Researchers from Australia, Jordan and Belgium have developed a quick and accurate test for endometriosis that does not require surgery.
Endometriosis, which has been estimated to affect 10-15 percent of women of reproductive age, is a chronic gynaecological disease in which cells from the endometrium establish themselves outside the uterus, within a woman's pelvic area.
Symptoms associated with it include infertility, painful periods, pelvic pain and pain during sexual intercourse.
So far, there has been no way of accurately diagnosing endometriosis apart from laparoscopy - an invasive surgical procedure - and this often leads to women waiting for years in pain and discomfort before their condition is identified correctly and treated.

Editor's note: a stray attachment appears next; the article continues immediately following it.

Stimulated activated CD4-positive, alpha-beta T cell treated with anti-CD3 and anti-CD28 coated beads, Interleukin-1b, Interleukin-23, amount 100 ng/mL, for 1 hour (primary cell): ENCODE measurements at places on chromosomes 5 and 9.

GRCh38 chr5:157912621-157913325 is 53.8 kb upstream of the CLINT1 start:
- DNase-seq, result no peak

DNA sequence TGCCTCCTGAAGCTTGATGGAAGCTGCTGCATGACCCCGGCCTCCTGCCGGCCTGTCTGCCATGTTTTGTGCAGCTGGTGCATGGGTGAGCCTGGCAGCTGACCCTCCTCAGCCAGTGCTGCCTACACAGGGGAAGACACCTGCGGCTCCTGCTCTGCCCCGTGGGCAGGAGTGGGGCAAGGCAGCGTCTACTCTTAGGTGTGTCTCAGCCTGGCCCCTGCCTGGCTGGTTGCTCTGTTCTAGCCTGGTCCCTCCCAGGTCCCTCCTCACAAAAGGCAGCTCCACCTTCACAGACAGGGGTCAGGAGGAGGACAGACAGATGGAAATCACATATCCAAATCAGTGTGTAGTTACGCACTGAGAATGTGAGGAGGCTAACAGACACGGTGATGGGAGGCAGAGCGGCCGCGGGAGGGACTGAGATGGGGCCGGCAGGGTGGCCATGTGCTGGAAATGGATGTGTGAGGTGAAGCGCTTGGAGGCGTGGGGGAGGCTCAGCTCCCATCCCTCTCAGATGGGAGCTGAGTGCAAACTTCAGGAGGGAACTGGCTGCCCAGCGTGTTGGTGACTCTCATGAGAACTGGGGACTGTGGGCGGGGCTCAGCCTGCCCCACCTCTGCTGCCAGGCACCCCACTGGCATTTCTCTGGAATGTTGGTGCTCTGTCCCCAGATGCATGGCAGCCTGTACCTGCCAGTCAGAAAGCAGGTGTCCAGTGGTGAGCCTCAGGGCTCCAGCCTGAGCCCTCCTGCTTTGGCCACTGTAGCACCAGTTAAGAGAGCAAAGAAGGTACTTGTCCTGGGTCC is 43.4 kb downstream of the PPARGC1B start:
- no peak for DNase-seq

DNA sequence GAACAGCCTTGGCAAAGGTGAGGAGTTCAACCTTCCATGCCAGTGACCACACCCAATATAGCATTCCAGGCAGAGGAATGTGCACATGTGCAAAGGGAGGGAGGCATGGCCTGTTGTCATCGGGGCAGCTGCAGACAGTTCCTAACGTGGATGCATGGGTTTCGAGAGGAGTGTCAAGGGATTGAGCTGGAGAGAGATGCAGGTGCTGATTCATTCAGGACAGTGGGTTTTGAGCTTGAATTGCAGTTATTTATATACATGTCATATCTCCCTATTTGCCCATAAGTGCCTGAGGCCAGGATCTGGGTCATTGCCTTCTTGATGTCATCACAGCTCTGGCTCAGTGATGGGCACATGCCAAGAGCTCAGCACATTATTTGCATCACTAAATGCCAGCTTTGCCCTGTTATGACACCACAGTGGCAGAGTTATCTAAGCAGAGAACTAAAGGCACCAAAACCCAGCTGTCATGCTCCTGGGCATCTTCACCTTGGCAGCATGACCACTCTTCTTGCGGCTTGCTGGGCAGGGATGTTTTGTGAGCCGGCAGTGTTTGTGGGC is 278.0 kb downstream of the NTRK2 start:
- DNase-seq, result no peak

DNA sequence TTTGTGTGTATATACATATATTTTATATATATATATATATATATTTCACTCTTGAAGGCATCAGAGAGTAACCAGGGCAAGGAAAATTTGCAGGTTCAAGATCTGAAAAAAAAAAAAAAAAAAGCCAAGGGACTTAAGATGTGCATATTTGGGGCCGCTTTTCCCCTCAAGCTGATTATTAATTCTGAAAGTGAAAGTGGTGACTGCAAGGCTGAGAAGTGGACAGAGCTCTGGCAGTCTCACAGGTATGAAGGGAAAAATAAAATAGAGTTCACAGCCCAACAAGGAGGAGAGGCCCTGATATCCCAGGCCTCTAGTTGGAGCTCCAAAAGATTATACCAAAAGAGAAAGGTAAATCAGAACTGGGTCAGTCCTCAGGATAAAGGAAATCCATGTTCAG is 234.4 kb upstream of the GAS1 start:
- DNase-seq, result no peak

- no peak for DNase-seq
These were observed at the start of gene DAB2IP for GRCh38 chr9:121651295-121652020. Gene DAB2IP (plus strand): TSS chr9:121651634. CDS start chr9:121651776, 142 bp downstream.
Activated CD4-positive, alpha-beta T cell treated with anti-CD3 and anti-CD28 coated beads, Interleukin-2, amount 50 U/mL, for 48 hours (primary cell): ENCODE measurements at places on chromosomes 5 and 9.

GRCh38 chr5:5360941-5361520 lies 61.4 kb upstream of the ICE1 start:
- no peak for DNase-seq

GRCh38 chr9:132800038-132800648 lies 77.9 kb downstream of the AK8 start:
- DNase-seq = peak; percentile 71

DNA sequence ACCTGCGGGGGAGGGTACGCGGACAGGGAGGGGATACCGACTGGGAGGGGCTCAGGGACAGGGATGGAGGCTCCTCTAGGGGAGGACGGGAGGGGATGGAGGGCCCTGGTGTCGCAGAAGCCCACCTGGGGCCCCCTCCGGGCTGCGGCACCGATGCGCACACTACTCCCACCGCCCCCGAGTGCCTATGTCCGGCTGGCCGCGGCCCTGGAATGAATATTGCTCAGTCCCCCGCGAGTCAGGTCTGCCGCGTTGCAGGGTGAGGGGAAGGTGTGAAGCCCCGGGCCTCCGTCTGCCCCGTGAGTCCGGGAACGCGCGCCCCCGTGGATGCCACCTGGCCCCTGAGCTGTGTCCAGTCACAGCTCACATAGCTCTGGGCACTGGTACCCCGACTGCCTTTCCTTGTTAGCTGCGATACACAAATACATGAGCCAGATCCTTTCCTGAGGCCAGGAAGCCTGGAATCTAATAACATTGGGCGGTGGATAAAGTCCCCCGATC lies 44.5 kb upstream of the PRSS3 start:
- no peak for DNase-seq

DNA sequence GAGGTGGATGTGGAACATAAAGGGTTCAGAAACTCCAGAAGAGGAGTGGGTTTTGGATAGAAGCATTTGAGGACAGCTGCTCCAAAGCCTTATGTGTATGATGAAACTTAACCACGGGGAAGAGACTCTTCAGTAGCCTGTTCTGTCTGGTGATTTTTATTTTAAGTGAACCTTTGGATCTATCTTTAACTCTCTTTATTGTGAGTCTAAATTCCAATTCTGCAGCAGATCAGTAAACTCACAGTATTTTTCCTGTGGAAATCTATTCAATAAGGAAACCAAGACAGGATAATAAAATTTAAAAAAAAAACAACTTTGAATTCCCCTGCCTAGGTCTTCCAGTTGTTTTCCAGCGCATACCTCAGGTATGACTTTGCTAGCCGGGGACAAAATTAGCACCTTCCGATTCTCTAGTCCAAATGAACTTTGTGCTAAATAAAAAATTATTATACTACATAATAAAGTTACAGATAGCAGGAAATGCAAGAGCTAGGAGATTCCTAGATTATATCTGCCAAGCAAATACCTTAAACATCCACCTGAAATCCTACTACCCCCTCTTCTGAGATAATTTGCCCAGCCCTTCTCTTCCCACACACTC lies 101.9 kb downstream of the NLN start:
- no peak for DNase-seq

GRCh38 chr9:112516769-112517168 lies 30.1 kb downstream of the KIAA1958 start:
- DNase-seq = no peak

Now, researchers at the University of Sydney and Mu'tah University in Karak, Jordan, have found that if they take a small sample of the endometrium (the lining of the uterus), which can be done by inserting the device for taking the biopsy via the vagina, and then test for the presence of nerve fibres in the sample, they can diagnose whether or not endometriosis is present with nearly 100 percent accuracy.
The new research has been published online in Europe's leading reproductive medicine journal Human Reproduction.